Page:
With sparkling earnings reports pouring in from Alcoa (NYSE: AA), Apple (Nasdaq: AAPL), Amazon.com (Nasdaq: AMZN), and several other stocks whose names don't begin with the letter 'A', investors are rightly ebullient about the market's performance this earnings season. Yet with the Dow firmly above 11,000, and approaching its most recent high in the lower 11's, could this rally be too good to be true?

Apparently, we're not the only ones asking this unpopular question.

On Oct. 8, The Conference Board published its latest quarterly update on CEOs' confidence in the strength of the U.S. economy. After holding steady for six straight months, the confidence of America's corporate leaders fell off a cliff this quarter -- even as these same CEOs were preparing to report what appear to be, by any measure, exceptionally strong quarterly results. At an index reading of "50," CEOs are now evenly divided on whether the economy's ready to revive, or dip back into recession.

Six on one hand, half a dozen on the other
A 50-50 chance doesn't sound so bad, right? After all, America's investment bankers make a pretty good living off that kind of accuracy. But closer examination reveals that the news is worse than the headline suggests. At a confidence level of 50, CEOs are more worried about the fate of the U.S. economy than at any time since Q1 2009 -- the very depths of the Great Recession. And according to the Conference Board, a 50 reading means that just 22% of the CEOs surveyed predicted that economic conditions will improve over the next six months.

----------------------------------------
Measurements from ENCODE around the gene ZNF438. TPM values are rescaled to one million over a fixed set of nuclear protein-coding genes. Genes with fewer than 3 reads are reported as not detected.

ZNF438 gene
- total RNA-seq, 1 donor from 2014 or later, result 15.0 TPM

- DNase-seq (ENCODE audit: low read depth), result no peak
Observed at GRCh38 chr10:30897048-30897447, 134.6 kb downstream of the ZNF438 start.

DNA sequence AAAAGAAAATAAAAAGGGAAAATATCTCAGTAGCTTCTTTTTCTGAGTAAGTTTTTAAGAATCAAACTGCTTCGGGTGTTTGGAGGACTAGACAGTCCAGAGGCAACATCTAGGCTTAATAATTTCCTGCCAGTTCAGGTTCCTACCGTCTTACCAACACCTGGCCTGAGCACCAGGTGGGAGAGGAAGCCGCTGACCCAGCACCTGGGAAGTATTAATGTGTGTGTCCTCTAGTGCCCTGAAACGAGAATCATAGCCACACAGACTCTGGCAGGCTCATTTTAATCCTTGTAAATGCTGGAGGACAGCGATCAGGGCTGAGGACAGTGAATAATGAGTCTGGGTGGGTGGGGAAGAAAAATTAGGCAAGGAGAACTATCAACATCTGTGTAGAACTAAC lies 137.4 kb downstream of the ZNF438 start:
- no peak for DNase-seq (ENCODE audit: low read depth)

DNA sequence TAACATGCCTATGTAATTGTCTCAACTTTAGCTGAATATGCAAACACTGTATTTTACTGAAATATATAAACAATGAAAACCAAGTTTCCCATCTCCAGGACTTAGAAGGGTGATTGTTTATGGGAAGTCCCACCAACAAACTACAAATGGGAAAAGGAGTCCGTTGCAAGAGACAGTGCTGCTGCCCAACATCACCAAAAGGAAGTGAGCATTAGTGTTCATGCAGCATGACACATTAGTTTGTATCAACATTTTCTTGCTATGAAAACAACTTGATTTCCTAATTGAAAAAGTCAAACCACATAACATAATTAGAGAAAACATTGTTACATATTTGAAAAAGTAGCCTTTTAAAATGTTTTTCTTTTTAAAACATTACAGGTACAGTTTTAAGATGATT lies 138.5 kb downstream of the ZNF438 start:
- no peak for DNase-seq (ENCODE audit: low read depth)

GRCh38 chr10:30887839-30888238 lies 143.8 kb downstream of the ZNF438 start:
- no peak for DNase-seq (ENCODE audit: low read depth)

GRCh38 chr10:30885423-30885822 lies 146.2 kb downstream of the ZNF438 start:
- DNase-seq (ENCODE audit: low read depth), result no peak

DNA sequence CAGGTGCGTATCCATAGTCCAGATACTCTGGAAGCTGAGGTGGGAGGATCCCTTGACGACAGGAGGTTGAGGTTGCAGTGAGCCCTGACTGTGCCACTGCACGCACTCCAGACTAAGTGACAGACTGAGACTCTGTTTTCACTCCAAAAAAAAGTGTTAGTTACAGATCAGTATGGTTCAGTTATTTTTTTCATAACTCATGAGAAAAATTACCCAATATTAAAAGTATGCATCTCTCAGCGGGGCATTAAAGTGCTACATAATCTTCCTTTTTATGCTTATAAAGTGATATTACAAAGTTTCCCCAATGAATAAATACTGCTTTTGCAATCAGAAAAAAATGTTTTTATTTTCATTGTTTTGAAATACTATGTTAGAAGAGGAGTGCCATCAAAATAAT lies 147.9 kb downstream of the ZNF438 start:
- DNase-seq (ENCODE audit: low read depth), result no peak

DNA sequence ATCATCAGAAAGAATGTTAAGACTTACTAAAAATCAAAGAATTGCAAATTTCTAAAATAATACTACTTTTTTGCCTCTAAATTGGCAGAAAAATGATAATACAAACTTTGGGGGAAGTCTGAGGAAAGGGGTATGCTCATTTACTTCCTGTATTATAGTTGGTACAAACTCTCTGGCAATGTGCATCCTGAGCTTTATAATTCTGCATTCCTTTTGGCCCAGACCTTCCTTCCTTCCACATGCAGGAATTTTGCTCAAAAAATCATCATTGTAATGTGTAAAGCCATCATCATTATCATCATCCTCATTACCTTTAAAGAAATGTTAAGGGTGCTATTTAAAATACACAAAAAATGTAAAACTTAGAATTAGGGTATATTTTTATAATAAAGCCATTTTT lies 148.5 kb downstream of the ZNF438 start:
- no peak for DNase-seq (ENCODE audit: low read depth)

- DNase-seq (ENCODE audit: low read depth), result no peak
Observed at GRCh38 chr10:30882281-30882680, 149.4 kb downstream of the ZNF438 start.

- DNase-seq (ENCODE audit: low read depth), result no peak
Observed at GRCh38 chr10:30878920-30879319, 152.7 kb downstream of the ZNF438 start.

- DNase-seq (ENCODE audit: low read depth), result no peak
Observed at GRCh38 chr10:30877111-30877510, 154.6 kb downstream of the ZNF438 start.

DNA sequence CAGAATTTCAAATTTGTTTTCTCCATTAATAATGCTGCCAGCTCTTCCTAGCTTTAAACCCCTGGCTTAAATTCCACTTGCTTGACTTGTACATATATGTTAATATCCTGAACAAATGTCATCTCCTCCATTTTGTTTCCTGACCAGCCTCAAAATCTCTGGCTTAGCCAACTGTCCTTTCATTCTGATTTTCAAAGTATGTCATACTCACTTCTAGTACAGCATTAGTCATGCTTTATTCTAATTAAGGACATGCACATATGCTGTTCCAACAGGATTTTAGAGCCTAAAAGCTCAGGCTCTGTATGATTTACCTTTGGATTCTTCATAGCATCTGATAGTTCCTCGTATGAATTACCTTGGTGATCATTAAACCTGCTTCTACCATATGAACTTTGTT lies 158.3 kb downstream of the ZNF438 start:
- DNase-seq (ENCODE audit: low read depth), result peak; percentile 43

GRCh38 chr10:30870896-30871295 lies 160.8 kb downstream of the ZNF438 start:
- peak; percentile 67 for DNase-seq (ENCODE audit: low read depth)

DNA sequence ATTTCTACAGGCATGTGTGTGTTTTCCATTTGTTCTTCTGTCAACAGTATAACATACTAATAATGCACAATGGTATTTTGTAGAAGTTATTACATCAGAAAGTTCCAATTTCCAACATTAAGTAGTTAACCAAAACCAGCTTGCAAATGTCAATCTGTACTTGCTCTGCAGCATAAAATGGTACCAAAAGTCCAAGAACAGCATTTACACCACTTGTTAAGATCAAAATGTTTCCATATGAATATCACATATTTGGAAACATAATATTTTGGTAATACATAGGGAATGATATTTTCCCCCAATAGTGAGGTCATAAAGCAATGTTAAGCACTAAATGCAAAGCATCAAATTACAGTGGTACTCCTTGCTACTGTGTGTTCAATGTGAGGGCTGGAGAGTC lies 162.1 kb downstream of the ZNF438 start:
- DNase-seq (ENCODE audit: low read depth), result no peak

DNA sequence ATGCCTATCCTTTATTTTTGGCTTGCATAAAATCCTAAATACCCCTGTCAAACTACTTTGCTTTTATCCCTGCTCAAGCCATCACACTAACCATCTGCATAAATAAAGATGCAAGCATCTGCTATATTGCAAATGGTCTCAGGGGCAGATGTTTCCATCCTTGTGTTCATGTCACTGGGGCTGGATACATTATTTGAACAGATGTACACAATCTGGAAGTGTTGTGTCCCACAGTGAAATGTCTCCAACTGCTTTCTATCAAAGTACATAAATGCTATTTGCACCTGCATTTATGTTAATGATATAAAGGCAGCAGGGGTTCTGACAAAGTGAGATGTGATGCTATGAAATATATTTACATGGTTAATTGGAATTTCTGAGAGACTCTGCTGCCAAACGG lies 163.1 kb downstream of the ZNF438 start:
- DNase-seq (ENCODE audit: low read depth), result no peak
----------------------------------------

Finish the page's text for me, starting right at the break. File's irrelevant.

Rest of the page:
Foolish final thought
The news isn't all bad. The survey does note that three execs out of 10 now plan to increase capital spending, an increase from a year ago. That helps explain the surprisingly strong results out of Intel (Nasdaq: INTC). It may give hope to Applied Materials (Nasdaq: AMAT) investors, since that company depends on chip revs to drive its own chip-manufacturing equipment sales. On the other hand, "three out of 10" is hardly a majority. And it may explain why one of the biggest black marks on General Electric's (NYSE: GE) recent earnings report was its admission of a drop in equipment sales.

CEOs' lack of confidence also suggests that this current rally may not be what it seems.

At least, that's my take on the above chart. But maybe you see something different? Take the Foolish Rorschach test. Tell us about it below.